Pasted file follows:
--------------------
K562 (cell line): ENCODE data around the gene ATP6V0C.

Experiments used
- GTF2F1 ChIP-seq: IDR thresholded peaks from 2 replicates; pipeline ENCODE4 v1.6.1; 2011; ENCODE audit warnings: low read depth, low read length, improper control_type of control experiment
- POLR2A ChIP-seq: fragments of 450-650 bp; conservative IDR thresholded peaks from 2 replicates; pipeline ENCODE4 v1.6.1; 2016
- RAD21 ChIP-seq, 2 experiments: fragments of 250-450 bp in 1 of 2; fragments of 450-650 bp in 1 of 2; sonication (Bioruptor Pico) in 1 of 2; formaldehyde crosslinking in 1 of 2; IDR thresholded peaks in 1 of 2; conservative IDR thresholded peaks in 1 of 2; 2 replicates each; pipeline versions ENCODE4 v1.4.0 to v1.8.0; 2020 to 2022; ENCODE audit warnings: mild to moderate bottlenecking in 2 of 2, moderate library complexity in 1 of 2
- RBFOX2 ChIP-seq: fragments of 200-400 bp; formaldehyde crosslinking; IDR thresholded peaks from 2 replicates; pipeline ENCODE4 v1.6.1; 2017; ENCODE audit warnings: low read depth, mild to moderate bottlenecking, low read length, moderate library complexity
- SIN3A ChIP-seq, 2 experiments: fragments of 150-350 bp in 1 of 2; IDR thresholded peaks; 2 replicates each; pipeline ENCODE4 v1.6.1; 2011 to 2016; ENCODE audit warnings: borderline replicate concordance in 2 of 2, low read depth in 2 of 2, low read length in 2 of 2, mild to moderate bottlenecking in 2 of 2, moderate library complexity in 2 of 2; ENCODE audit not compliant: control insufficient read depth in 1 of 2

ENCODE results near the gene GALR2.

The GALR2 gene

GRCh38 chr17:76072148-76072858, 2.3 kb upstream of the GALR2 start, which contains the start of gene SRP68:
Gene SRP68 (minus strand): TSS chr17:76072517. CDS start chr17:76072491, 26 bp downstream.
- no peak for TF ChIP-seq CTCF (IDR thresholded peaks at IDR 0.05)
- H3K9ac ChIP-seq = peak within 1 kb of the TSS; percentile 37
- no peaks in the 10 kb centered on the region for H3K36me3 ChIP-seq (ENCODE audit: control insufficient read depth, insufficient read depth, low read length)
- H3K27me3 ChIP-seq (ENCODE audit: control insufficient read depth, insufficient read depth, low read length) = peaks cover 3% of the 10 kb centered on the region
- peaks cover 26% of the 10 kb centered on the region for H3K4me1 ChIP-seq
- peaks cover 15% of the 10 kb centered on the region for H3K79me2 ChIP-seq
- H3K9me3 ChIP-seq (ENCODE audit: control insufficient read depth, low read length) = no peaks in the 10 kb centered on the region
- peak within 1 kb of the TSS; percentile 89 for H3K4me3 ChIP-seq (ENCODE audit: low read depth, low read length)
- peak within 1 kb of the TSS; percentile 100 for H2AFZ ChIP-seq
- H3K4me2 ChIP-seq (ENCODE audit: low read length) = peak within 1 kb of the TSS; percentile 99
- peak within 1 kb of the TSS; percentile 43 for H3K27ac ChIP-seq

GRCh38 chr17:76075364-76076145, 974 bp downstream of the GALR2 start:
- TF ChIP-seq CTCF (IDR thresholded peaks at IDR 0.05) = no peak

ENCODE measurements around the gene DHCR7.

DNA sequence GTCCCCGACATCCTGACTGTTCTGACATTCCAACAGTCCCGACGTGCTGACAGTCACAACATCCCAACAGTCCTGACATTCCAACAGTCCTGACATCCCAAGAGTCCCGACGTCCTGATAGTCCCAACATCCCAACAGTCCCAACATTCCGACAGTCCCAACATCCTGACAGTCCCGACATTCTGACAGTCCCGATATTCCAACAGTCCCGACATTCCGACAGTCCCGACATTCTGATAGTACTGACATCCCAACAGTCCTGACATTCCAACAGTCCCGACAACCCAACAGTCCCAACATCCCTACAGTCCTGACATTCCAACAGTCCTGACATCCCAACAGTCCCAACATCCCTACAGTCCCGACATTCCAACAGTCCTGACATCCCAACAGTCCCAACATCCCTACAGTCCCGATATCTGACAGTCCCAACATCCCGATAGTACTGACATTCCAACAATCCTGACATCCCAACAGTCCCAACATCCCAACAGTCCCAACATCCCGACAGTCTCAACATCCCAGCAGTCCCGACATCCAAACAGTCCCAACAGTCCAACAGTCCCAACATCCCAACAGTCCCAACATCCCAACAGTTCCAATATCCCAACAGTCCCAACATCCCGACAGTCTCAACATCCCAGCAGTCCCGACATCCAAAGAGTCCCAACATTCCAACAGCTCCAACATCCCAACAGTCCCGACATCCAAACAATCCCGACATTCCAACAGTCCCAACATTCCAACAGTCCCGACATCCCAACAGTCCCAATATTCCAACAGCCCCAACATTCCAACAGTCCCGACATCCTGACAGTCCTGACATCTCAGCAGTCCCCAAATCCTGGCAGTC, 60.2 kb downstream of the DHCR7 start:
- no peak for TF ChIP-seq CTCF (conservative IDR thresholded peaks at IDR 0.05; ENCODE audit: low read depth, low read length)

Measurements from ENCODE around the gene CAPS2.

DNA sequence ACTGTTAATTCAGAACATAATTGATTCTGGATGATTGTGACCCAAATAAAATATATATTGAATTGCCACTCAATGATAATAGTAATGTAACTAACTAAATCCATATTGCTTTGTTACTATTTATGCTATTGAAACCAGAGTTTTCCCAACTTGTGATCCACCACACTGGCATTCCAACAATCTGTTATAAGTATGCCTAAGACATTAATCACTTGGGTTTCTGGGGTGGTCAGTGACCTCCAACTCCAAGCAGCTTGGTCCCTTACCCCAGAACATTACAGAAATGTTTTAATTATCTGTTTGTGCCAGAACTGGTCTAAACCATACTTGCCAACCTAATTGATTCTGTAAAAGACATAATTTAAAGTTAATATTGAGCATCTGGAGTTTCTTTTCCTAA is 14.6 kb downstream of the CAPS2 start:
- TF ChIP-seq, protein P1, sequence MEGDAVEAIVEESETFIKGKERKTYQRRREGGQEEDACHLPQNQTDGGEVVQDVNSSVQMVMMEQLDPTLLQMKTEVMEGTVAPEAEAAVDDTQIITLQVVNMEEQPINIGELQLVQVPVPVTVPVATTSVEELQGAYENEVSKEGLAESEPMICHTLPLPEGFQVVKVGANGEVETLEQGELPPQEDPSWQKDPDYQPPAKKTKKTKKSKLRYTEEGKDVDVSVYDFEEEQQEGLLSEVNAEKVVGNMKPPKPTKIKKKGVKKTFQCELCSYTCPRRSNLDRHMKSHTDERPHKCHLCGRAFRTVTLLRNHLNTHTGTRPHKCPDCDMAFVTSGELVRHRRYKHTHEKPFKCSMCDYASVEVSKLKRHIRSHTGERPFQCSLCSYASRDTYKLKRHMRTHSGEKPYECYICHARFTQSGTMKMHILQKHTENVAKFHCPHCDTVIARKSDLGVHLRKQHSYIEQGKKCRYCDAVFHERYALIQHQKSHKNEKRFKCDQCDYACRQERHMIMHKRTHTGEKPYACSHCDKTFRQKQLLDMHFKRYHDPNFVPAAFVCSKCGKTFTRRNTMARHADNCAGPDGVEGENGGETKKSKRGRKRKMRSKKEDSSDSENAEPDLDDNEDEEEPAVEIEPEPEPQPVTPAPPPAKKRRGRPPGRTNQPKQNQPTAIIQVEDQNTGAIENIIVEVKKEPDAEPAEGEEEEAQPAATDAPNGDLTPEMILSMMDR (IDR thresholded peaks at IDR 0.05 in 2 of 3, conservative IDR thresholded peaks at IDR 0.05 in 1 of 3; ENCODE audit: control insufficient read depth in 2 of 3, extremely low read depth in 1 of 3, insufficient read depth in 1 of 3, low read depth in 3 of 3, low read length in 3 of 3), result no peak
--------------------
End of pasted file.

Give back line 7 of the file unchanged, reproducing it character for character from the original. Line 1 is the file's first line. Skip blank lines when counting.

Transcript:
- SIN3A ChIP-seq, 2 experiments: fragments of 150-350 bp in 1 of 2; IDR thresholded peaks; 2 replicates each; pipeline ENCODE4 v1.6.1; 2011 to 2016; ENCODE audit warnings: borderline replicate concordance in 2 of 2, low read depth in 2 of 2, low read length in 2 of 2, mild to moderate bottlenecking in 2 of 2, moderate library complexity in 2 of 2; ENCODE audit not compliant: control insufficient read depth in 1 of 2